8 Habits That Successful Leaders Practice In Order To Build A Lasting Legacy

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Group of co-workers share pizza and a laugh

Your habits as a leader — both good and bad — are building a legacy that lasts.

In my 40 years in the corporate world, I have worked alongside dozens of leaders. I’ve experienced many mediocre, incompetent, and downright evil bosses.

Successful leaders that build a lasting legacy are exceedingly rare. These are the bosses who are known for leading by example. They practiced habits that I also emulate to help me lead by example.

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What habits should you adopt to become a more successful leader?

When I think of the best leaders I’ve encountered over my career, Ken rises to the top.

Ken was the CEO of an organization with 750 staff. His uncommon ability to lead well looked effortless to the casual observer.

As one developing my own leadership qualities at the time, I sat down in a coffee shop with Ken to learn his secrets to successful leadership. 

Leading by example differs from managing objectives.

It was a busy weekday morning and the din of baristas grinding beans and creating espressos for hurried workers faded into the background. I was eager to hear the thoughts of a masterful leader.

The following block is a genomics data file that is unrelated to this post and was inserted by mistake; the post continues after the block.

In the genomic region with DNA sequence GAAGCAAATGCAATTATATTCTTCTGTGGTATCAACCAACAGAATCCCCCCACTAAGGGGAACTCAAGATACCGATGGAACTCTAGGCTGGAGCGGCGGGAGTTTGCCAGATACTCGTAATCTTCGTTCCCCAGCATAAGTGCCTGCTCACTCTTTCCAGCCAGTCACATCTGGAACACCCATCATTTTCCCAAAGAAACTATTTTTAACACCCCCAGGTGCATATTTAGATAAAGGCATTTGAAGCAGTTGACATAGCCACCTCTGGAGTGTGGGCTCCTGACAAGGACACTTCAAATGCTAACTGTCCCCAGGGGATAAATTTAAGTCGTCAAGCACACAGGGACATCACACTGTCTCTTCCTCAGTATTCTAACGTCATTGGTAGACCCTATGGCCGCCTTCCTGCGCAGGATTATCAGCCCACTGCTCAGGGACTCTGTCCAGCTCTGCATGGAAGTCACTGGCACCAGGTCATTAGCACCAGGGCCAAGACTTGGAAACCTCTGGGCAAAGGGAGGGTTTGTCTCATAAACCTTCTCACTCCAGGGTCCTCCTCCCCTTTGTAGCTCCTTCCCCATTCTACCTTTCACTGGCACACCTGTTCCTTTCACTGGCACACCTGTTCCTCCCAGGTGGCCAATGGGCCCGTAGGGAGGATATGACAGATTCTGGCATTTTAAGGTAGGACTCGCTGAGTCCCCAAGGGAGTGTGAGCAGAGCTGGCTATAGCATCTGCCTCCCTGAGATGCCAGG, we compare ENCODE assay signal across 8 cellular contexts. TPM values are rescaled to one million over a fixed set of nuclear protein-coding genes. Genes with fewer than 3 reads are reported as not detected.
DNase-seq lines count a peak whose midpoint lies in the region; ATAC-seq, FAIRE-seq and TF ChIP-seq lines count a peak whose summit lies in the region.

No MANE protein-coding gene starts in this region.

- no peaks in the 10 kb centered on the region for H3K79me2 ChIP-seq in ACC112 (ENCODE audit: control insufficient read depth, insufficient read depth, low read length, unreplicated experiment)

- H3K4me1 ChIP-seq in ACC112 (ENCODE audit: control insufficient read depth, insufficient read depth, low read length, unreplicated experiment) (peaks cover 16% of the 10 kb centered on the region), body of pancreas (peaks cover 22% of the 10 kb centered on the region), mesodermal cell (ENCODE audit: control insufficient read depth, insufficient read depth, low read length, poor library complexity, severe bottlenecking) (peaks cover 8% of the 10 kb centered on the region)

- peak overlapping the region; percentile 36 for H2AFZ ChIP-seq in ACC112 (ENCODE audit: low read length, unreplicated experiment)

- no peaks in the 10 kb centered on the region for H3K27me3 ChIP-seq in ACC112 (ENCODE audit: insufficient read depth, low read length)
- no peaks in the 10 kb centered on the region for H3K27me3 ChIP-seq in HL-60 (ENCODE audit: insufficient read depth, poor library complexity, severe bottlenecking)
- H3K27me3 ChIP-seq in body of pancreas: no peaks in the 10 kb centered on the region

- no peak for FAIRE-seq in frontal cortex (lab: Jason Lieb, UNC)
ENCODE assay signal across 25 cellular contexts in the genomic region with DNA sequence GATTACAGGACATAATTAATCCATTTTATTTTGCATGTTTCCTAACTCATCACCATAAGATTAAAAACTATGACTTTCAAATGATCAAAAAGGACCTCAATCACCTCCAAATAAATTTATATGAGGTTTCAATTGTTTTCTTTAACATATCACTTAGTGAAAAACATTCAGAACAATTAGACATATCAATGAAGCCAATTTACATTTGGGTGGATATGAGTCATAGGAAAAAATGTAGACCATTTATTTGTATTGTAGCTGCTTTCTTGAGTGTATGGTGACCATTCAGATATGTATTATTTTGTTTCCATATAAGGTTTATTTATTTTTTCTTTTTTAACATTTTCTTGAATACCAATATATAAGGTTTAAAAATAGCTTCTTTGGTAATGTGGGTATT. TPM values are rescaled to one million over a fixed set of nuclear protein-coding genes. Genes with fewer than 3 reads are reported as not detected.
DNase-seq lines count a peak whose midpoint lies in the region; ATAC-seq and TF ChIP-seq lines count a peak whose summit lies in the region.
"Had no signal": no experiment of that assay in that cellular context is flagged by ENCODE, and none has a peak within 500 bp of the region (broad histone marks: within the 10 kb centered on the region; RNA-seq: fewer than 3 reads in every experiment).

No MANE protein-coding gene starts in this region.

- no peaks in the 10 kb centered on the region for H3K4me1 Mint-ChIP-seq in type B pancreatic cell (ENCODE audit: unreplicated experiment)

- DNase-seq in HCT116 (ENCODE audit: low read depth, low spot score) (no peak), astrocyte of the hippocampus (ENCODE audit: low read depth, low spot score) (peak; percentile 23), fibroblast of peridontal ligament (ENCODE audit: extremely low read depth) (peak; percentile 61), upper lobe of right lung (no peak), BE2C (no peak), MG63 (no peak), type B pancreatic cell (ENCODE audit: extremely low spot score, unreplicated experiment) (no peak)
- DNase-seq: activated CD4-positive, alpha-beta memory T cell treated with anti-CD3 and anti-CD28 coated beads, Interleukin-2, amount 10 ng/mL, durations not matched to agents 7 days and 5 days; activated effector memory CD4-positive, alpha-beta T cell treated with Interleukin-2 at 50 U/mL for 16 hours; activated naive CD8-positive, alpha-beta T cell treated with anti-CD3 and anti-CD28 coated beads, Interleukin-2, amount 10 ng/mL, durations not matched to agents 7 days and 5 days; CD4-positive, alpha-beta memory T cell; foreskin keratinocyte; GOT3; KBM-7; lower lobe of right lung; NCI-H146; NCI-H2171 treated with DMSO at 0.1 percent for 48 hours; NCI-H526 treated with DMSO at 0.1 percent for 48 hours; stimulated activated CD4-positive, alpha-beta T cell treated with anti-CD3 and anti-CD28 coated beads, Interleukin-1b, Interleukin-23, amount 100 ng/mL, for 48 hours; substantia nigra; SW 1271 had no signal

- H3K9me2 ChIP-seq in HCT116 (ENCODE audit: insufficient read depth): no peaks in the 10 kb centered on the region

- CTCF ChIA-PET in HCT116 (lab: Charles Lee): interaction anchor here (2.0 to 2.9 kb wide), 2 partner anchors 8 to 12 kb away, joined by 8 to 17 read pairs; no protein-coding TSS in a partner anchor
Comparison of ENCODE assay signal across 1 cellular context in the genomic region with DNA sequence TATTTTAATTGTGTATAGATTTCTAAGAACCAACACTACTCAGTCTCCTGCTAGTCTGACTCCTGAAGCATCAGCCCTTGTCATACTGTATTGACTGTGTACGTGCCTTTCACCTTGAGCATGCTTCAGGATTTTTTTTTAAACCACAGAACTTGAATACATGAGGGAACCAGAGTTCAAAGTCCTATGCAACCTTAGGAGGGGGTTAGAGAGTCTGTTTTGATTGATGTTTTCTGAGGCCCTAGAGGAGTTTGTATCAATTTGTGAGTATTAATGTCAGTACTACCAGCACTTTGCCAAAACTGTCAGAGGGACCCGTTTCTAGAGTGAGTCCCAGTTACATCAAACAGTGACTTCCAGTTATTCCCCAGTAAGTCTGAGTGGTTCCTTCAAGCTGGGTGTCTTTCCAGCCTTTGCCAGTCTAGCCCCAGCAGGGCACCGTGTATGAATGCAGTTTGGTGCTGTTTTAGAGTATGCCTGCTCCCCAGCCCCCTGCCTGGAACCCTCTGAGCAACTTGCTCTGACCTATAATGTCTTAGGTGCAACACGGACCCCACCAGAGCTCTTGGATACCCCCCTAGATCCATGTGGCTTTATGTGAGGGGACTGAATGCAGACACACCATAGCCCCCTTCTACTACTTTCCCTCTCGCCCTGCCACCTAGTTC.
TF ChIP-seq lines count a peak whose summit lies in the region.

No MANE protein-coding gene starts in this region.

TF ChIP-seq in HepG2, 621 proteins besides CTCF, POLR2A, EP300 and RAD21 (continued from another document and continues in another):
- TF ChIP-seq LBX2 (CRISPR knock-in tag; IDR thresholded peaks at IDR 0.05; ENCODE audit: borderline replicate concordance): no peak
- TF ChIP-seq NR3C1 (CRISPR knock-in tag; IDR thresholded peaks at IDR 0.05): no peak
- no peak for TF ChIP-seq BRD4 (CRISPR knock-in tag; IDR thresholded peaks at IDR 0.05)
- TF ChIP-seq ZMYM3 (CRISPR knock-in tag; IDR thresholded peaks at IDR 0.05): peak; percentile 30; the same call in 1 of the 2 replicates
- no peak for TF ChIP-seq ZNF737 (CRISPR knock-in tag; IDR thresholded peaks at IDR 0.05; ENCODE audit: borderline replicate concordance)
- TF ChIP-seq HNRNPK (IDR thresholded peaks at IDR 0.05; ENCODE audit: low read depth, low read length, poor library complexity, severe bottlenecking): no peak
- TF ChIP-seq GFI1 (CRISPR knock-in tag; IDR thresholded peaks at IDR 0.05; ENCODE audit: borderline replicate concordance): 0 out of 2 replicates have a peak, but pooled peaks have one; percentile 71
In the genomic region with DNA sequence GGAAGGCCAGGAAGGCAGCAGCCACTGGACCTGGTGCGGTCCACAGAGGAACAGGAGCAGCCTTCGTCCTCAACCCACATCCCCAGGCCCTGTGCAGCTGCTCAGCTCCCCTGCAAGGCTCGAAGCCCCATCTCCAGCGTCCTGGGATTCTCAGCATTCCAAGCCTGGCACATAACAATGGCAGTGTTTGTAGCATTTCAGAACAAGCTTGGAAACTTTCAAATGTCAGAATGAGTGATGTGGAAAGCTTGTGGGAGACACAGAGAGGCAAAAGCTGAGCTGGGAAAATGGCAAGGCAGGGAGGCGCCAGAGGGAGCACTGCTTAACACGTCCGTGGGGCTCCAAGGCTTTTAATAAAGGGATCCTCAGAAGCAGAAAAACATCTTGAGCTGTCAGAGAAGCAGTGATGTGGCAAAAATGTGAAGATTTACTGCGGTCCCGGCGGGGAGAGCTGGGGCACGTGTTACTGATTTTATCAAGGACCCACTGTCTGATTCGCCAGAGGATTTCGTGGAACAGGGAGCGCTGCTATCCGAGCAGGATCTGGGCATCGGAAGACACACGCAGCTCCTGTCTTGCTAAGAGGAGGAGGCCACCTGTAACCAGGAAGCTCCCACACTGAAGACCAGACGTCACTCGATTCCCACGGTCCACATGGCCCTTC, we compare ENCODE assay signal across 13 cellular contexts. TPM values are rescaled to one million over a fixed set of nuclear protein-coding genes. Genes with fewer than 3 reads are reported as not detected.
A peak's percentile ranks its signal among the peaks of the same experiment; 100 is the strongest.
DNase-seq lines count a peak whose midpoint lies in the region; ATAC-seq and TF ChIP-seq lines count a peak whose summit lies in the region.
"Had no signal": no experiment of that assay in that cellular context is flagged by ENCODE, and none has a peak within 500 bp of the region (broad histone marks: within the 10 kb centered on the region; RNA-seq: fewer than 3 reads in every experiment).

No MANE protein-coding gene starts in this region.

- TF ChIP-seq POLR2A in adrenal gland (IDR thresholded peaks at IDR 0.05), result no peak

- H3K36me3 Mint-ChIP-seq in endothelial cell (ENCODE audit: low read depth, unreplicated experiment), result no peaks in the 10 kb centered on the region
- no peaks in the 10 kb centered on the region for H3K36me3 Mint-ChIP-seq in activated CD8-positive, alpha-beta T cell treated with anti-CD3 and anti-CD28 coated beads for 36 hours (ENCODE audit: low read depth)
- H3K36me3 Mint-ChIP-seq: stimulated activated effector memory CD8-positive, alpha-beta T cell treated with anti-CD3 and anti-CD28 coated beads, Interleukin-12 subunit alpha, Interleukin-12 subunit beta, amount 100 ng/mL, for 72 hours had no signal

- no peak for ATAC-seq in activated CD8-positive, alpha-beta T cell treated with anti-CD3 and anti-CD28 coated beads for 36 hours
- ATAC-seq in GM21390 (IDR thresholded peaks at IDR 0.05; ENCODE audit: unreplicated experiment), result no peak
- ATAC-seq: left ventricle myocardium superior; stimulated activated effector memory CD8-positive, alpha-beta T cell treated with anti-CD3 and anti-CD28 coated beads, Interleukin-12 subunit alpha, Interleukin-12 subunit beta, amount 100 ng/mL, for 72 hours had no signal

Despite the surrounding clamor, Ken was as relaxed there as I often observed him at work. In between sips of Americano, Ken first made the distinction between managers and leaders. 

"Management is more about managing objectives and having targets," he said. "It’s all part of having a well-run organization but leadership is more on the inspirational side… It’s what people do when no one is watching."

I was watching, and over the next 90 minutes, Ken shared with me these habits. 

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Here are 8 habits that successful leaders practice to build a lasting legacy. 

1. Choose people over money.

Making a profit is one of the most important drivers of success in any business. When it trumps all else, that’s when it becomes a problem, muses Ken.

He prefers to favor people, aware that success has a lot to do with the way you treat people. 

2. Listen well.

Really listening to people is one of the best ways to show people you care. Ken expressed the importance of leaders cultivating good listening skills. 

"The boss may not always be right," he said. "You need to give people a chance to speak their mind but you have to listen to what they’re saying because they may have the right idea."

Building upon listening well is to involve people in decision-making.

3. Involve people and encourage participation (participative or democratic).

Ken’s style of leadership is participative or democratic. To develop trust and respect in the people he leads, Ken recognizes the importance of involving people, a key to building a legacy that lasts. 

"As a leader, you need to be comfortable enough with yourself to admit that you don’t necessarily have all the answers."